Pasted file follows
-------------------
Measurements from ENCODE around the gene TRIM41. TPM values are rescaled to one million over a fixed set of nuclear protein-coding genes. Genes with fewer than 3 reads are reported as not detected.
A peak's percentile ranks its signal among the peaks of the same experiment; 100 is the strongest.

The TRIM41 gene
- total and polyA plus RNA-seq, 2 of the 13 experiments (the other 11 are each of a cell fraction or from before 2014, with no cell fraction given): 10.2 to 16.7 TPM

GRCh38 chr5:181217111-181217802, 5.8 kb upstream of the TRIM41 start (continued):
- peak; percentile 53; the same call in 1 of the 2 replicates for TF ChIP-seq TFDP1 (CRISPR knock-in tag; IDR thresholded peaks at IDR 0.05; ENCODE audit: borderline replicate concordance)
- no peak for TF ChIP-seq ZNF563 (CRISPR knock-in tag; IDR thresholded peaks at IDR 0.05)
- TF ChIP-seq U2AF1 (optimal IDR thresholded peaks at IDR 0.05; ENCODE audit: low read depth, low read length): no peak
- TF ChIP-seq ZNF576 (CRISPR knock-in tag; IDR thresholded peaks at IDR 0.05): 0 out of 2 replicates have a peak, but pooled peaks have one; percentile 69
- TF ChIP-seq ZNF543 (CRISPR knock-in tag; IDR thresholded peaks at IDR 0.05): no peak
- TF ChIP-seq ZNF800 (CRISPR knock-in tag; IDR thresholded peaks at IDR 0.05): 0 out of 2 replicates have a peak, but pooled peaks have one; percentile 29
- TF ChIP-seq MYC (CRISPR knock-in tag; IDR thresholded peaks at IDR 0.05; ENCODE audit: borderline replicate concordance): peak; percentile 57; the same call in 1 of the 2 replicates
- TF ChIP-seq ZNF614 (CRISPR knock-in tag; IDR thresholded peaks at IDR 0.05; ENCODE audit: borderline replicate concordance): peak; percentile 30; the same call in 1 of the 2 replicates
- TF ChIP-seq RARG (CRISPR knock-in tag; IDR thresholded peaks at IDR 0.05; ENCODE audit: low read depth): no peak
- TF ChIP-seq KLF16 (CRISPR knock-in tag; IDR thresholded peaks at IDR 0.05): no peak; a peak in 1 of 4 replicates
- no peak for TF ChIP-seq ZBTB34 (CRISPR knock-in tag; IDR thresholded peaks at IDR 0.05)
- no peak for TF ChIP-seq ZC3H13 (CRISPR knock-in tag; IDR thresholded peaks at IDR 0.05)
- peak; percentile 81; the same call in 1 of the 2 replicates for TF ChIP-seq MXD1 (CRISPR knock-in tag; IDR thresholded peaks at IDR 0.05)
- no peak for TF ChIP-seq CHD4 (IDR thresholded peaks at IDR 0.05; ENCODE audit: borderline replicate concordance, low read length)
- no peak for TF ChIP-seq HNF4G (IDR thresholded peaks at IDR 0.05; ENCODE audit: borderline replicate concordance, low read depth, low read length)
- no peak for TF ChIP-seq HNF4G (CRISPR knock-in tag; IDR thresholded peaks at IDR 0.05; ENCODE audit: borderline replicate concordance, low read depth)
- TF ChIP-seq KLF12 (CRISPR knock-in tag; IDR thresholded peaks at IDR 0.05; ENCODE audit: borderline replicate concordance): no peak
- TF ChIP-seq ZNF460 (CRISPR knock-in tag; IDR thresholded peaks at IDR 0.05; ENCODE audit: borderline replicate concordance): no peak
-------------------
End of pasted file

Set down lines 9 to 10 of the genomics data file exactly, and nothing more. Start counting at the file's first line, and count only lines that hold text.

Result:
- TF ChIP-seq ZNF576 (CRISPR knock-in tag; IDR thresholded peaks at IDR 0.05): 0 out of 2 replicates have a peak, but pooled peaks have one; percentile 69
- TF ChIP-seq ZNF543 (CRISPR knock-in tag; IDR thresholded peaks at IDR 0.05): no peak